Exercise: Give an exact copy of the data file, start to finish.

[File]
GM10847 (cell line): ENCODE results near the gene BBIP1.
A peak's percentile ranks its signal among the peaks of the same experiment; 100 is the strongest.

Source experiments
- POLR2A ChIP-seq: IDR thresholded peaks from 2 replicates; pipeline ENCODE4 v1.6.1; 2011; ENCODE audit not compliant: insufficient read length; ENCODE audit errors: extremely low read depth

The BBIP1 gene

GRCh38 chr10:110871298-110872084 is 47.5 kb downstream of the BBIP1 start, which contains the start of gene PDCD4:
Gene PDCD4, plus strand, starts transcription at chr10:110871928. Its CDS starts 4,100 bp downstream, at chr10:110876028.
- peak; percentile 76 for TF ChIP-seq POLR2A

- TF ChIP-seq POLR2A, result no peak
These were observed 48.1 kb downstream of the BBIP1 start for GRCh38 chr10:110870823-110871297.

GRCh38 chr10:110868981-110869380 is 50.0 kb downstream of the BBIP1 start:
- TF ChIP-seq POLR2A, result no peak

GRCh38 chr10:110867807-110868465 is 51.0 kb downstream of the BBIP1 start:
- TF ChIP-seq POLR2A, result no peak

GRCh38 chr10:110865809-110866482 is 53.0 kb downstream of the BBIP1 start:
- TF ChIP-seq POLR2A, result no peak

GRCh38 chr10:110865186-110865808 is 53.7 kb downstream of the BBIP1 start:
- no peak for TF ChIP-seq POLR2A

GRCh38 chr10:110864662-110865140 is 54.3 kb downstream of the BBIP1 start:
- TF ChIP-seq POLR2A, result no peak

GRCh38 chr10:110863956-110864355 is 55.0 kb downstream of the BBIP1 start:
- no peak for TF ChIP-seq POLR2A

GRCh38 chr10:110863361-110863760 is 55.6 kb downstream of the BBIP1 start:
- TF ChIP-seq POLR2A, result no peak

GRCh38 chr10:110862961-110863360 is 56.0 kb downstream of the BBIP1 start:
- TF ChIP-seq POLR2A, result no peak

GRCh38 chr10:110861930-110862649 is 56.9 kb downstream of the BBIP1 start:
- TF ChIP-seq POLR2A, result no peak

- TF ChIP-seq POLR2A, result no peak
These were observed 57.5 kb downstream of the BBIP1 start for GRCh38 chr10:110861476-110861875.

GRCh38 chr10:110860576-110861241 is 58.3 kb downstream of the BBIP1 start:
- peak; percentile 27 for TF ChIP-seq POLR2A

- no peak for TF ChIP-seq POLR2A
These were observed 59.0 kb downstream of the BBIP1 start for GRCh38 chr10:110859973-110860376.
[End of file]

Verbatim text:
GM10847 (cell line): ENCODE results near the gene BBIP1.
A peak's percentile ranks its signal among the peaks of the same experiment; 100 is the strongest.

Source experiments
- POLR2A ChIP-seq: IDR thresholded peaks from 2 replicates; pipeline ENCODE4 v1.6.1; 2011; ENCODE audit not compliant: insufficient read length; ENCODE audit errors: extremely low read depth

The BBIP1 gene

GRCh38 chr10:110871298-110872084 is 47.5 kb downstream of the BBIP1 start, which contains the start of gene PDCD4:
Gene PDCD4, plus strand, starts transcription at chr10:110871928. Its CDS starts 4,100 bp downstream, at chr10:110876028.
- peak; percentile 76 for TF ChIP-seq POLR2A

- TF ChIP-seq POLR2A, result no peak
These were observed 48.1 kb downstream of the BBIP1 start for GRCh38 chr10:110870823-110871297.

GRCh38 chr10:110868981-110869380 is 50.0 kb downstream of the BBIP1 start:
- TF ChIP-seq POLR2A, result no peak

GRCh38 chr10:110867807-110868465 is 51.0 kb downstream of the BBIP1 start:
- TF ChIP-seq POLR2A, result no peak

GRCh38 chr10:110865809-110866482 is 53.0 kb downstream of the BBIP1 start:
- TF ChIP-seq POLR2A, result no peak

GRCh38 chr10:110865186-110865808 is 53.7 kb downstream of the BBIP1 start:
- no peak for TF ChIP-seq POLR2A

GRCh38 chr10:110864662-110865140 is 54.3 kb downstream of the BBIP1 start:
- TF ChIP-seq POLR2A, result no peak

GRCh38 chr10:110863956-110864355 is 55.0 kb downstream of the BBIP1 start:
- no peak for TF ChIP-seq POLR2A

GRCh38 chr10:110863361-110863760 is 55.6 kb downstream of the BBIP1 start:
- TF ChIP-seq POLR2A, result no peak

GRCh38 chr10:110862961-110863360 is 56.0 kb downstream of the BBIP1 start:
- TF ChIP-seq POLR2A, result no peak

GRCh38 chr10:110861930-110862649 is 56.9 kb downstream of the BBIP1 start:
- TF ChIP-seq POLR2A, result no peak

- TF ChIP-seq POLR2A, result no peak
These were observed 57.5 kb downstream of the BBIP1 start for GRCh38 chr10:110861476-110861875.

GRCh38 chr10:110860576-110861241 is 58.3 kb downstream of the BBIP1 start:
- peak; percentile 27 for TF ChIP-seq POLR2A

- no peak for TF ChIP-seq POLR2A
These were observed 59.0 kb downstream of the BBIP1 start for GRCh38 chr10:110859973-110860376.